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Bank Requesting a FEIN#

Forums: General Discussion
Created on: 01/02/18 03:01 PM Views: 1057 Replies: 14
Tuesday, January 2, 2018 at 3:01 PM

Hi All, Hopefully someone can help me. I have handled organizing our class reunions since our first one(in 1980) that was 5 years after graduation. We have them every 5 years. We have had a bank account and keep any leftover moneys in it to start the next reunion. The bank just started charging a monthly fee on the account which was dwindling our funds quickly, so I cancelled that account and went to another bank that would not charge a monthly fee. Apparently these days to open an account the Class needs a FEIN #. We have never needed one all these years. Do I have to file to get a tax exempt status? Would the class qualify? Has anyone come up against this?

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Tuesday, January 2, 2018 at 3:21 PM - Response #1

From what I understand, you can look at the IRS website and they have info on how to call to get an EIN over the phone. Jessica says it is a fairly easy process.


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Tuesday, January 2, 2018 at 3:29 PM - Response #2

Will we then be required to pay taxes???

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Tuesday, January 2, 2018 at 4:17 PM - Response #3

Good question for when you are on the phone with the IRS. While we are not qualified to answer legal / tax questions, we do recommend that you keep records that will show that your expenditures balance out with the money brought in for the event.


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Tuesday, January 2, 2018 at 5:01 PM - Response #4

Simple (layman) answer: Use your SSN number. Some sort of TIN (Tax Identification Number) has been required for a long time. The only reason I can think of Bank asking for something else is if you identified as some sort of non-person entity.

Unless you expect a lot of interest $ (Cool), your end of year statement won't do anything to your personal taxes. Like Scott said, keep records of money in/out. It's when amounts get very large (over $10k is a trigger) that this can become an issue.

Once you get a non-SSN TIN, things get a bit messy Twisted Evil

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Saturday, January 6, 2018 at 1:25 PM - Response #5

Hi, Karen.

I have experience with this. Please bear with me while I share.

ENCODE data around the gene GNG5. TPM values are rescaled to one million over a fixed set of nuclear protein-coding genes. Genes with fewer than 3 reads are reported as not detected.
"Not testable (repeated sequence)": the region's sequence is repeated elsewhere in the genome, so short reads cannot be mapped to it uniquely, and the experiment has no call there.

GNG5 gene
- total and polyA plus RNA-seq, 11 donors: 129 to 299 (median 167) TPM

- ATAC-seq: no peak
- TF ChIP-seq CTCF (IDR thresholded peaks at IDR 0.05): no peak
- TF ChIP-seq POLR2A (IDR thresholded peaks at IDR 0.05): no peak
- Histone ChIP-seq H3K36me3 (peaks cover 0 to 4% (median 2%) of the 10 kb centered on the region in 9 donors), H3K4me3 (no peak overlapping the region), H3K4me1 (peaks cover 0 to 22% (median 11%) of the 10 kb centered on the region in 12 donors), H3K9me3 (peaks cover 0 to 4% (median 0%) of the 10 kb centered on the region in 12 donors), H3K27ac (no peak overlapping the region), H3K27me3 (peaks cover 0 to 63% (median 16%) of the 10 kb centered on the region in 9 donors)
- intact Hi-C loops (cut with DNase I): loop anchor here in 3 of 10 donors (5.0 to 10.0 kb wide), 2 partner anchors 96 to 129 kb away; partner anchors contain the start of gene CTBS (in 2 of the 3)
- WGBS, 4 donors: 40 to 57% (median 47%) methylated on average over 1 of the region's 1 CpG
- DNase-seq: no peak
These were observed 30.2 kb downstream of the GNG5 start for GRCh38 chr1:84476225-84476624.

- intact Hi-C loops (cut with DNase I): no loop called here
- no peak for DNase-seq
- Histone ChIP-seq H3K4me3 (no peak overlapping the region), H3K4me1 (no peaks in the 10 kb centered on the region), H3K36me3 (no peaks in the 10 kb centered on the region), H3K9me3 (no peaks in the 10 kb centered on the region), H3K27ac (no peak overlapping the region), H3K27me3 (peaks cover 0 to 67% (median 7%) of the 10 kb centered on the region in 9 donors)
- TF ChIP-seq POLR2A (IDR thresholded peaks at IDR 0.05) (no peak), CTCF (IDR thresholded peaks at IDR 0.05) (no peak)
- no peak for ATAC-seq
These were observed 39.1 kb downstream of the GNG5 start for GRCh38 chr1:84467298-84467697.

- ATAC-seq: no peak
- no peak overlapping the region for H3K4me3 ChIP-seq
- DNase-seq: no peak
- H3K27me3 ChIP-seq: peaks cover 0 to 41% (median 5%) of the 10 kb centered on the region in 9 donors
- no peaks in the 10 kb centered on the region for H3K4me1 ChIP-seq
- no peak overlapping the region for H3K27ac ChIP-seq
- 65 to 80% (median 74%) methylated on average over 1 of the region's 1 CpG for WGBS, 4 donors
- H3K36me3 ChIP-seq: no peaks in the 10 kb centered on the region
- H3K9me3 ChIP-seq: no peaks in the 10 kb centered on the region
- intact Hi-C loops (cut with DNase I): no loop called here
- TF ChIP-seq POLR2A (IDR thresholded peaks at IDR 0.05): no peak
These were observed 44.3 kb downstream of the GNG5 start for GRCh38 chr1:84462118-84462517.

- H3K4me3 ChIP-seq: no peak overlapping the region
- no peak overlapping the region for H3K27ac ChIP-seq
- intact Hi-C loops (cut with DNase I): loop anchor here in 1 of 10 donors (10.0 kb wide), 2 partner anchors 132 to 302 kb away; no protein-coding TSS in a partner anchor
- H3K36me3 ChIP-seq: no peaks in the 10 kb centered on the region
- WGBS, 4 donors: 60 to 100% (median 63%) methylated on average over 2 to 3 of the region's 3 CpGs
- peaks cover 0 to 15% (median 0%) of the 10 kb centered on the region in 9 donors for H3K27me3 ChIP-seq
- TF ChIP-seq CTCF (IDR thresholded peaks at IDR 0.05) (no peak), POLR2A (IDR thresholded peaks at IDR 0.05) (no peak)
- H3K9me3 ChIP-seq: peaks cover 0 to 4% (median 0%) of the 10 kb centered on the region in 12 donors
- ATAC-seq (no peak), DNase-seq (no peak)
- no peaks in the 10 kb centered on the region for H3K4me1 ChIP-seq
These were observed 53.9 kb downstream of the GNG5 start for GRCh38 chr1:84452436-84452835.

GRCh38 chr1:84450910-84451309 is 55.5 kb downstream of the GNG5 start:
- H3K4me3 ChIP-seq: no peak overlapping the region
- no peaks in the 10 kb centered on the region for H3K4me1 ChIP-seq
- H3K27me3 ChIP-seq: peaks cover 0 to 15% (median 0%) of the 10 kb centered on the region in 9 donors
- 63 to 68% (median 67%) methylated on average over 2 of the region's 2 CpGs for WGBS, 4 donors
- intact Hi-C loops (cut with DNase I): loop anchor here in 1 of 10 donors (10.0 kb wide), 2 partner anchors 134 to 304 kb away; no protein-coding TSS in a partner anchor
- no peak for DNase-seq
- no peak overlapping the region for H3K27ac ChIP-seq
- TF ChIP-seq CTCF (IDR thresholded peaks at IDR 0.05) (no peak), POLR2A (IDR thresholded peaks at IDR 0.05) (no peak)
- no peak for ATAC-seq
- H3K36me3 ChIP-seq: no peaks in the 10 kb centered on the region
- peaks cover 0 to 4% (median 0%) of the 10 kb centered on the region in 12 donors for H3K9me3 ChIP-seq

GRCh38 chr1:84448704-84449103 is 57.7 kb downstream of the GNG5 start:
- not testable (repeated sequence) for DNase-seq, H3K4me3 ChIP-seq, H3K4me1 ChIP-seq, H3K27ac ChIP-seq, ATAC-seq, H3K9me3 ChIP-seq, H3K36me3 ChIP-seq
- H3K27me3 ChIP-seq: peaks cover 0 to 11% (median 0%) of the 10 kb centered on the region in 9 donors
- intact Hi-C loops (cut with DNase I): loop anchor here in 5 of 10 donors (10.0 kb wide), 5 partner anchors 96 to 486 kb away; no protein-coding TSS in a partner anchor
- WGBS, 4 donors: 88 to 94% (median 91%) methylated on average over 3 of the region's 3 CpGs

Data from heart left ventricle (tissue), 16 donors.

I wanted to be sure our class funds were set up specifically as class funds. As you are setting up a class account as I did, I recommend you do get an EIN number. It is easy and quick to do online.


1. I obtained EIN number via IRS online in June 2015.
Though I set up the account and my SSN is on file as doing so, the following quotes are from a pdf by "Harvard College Office of Student Life, updated 4/2014" on the process. (The pdf address is found at the end of this section.)

"The Federal Tax ID Number (also known as the Employer Identification Number or EIN) is a number used to identify a business or other organization. Student organizations wishing to open a bank account must apply for an Employee Identification Number (EIN). Organizations should not open a checking account using an individual’s social security number. The financial burden of that account then rests with that individual and
they become responsible for claiming any interest accrued on that account on their own taxes. They also become responsible for the account if there is a problem with it."

"...obtaining and EIN helps to ensure the IRS will not make any of an organization’s members personally responsible for taxes on revenue that the organization has earned."

The IRS link on the pdf did not work for me, so here is the address. Go to
https://www.irs.gov/businesses/small-businesses-self-employed/employer-id-numbers

The steps on the pdf are many, yet it moves quickly and you will receive your EIN the same day.

A couple of personal notes:
a. I wanted to keep class funds and my personal funds separate and clear.
b. I called the IRS in February 2017 to be sure we did not have to file any reports. In my notes I wrote "currently - no filing requirements" and "miscellaneous nonprofits". The latter may be what I chose when setting up the EIN. I do not recall.

This is the location of the info provided provided by harvard.edu. NOTE: The pdf may be written as classes MAY be starting associations. The info I provided pertains to you, I and other admins wishing to open a class account.
https://osl.fas.harvard.edu/files/osl/files/obtaining_an_ein.pdf


2. The same day I received the EIN#, I went to a Chase branch near a friend I was visiting. I chose Chase knowing there is a branch in my hometown. While setting up the account, I learned there is a monthly maintenance fee, however, the person setting up the account said that if we had a veteran to be a signatory on the account it would be free. A fellow classmate had offered to help in any way he could so I called him immediately. The next day, he took his DD-214 into his local Chase branch and signed on. There are no monthly fees.